Be advised: The Poetry Collection, University Archives, and Rare Books will be closed for renovation beginning May 30th. Tentatively, the collections will reopen September 1st, 2017. Collection access and reference services will be unavailable during this time.
UB Libraries News Archive
On September 22, 1941, the Tommy Dorsey Orchestra perform in Norton Hall for Pep Week. Dorsey’s entourage included a young Frank Sinatra and drummer Buddy Rich.
The event was apparently well attended but received little coverage in the Bee Student newspaper.
Tommy Dorsey, the “sentimental gentleman” and his orchestra were in Buffalo, N.Y. for a week long engagement at Shea’s Buffalo starting on Friday, September 19th. (see “Comes Tommy Dorsey” Buffalo Courier-Express, 19 September 1941)
It’s interesting to note that Sinatra, only in his mid-20’s at the time, was just a “featured” performer and not the main attraction.
Added entertainers for the Shea’s shows included Paul Winchell, “world’s greatest ventriloquist,” and the Condos Brothers, dancing stars.
Both Tommy Dorsey and Frank Sinatra made good use of their time in Buffalo, N.Y. as both made in-store appearances at Rab’s Record Store, located at 1672 Main St, meeting their fans and signing autographs.
Ace trombonist and band will be
at Buffalo Friday
Tommy Dorsey, “the sentimental gentleman,” and his orchestra, with all his radio and stage entertainers including Frank Sinatra, Buddy Rich, Ziggy Elman, Connie Haines and the Pied Pipers, will be seen on the stage at Shea’s Buffalo starting Friday. Added features will be Paul Winchell, “world’s greatest ventriloquist,” and the Condos Brothers, dancing stars. On the screen will be Dr. Kildare’s Wedding Day, with Lew Ayres, Laraine Day, Red Skelton and Lionel Barrymore.
Tommy Dorsey and his orchestra have appeared in many outstanding hotels, theaters and night spots. His fame has been enhanced by several national radio hook-ups. His records especially are in demand. He also is known as one of the greatest of all trombone players.
Among the better known engagements of Dorsey and his orchestra have been the Astor Roof in New York, the Palmer Hotel in Chicago, the Canadian National Exposition in Toronto and the famous Meadowbrook Country Club in New Jersey.
— Buffalo Courier-Express, September 17, 1941
Opening 9/11: Robert De Niro, Sr. and Irving Feldman: Painter and Poet at UB in the Late 1960s, UB Anderson Gallery
Robert De Niro, Sr., House on Ellicott Creek, Buffalo, NY, 1967-79
Please join us for the following events in conjunction with the exhibition Robert De Niro, Sr. and Irving Feldman: Painter and Poet at UB in the Late 1960s (co-curated by Michael Basinski and Sandra Olsen and featuring items from the University Archives and the Poetry Collection) on view at the UB Anderson Gallery from September 11 – October 25, 2015:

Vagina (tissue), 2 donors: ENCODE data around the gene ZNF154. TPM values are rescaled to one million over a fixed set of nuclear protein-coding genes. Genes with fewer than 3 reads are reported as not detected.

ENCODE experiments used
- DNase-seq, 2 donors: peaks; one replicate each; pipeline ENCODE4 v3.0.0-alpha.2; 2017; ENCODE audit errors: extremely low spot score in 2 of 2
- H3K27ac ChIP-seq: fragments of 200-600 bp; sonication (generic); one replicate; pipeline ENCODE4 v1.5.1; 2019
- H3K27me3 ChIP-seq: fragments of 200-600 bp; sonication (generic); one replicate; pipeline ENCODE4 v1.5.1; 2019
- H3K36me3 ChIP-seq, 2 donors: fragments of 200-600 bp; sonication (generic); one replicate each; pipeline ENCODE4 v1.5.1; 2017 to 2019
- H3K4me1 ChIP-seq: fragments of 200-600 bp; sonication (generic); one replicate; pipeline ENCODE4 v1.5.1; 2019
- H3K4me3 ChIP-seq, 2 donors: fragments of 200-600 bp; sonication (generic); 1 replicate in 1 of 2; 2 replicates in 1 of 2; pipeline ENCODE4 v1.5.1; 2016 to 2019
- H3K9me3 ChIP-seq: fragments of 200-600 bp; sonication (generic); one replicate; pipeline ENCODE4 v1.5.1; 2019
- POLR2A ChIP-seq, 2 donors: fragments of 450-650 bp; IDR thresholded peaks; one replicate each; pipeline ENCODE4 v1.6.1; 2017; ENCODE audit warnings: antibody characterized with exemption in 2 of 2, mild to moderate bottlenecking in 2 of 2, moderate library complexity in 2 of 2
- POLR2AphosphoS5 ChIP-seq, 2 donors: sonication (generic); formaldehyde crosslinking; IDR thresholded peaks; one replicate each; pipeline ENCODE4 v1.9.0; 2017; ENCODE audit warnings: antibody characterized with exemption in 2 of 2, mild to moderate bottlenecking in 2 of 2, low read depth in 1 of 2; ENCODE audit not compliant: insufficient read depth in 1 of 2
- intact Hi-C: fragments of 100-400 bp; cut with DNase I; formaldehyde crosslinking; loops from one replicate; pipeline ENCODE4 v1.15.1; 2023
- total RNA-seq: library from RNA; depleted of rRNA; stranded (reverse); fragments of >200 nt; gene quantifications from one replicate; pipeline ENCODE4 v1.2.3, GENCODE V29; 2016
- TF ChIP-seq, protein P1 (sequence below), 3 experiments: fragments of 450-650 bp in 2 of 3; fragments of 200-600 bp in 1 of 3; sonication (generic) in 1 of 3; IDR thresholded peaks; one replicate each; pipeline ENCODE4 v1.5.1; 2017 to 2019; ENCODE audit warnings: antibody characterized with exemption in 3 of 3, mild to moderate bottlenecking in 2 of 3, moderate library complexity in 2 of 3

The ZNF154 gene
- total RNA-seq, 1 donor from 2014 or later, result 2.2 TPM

Friday, September 11
7:00 – 9:00 pm
UB Anderson Gallery
Poetry reading: Irving Feldman
Thursday, October 8
UB Anderson Gallery
Processing Archivist Marie Elia’s “Silence in the Library” was published online in Queen Mob’s Teahouse:
“Naming is powerful. A name can be a gift or a burden. Choosing or discarding a name can make you feel free. A nickname can make you feel loved or crushed. What people call you shapes how you see yourself, and teaches you how to navigate the world. But the moment you name something, you limit the possibilities of what it can be. Librarians and archivists who catalog and describe collections have the great responsibility of choosing names for things that provoke interest and further understanding. We call this ‘creating access points’ – little lights to guide you, from whichever direction you might approach. But what if the roads were built ages ago and are no longer passable? Or what if they lead in the wrong direction? The limits of language, particularly the specialized, slow-to-evolve jargon of cataloging librarians and archivists, can create more barriers than pathways. Naming a thing with the wrong words can cut off various paths; it can silence necessary questions. In a choose-your-own-adventure text, this would be the part where you would die, have to start over again and opt for a different route next time…”
You can read the full text here.
The University Libraries extend a warm welcome to new and returning UB students and faculty. We look forward to working with you!
The Libraries facilitate access to information in many formats, including print and digital collections, maps, music scores, CDs, DVDs and more.
The start of a new semester is the perfect time to share our Top Ten List of “must-knows” about the Libraries.
Ten Things Everyone Should Know About the UB Libraries:
10. Our Libraries have extended hours.
9. Each major has a subject librarian who can help you with your information needs.
8. You can get instant answers from knowledgeable professionals on 24/7 chat.
7. The Libraries have an online guide that explains basic research skills.
6. There are many different group and silent study spaces in the Libraries – choose your favorite.
5. You can use your print quota from your laptop.
4. Lockwood Library is open 24/7 during Fall and Spring semesters.
3. Have journal articles and book chapters delivered electronically, and library books made available for pick-up at the UB library of your choice using Delivery+
2. Undergraduate students are required to complete the Library Skills Workbook during their first year at UB.
1. The UB Libraries are the go-to places to find sources for your research paper or project.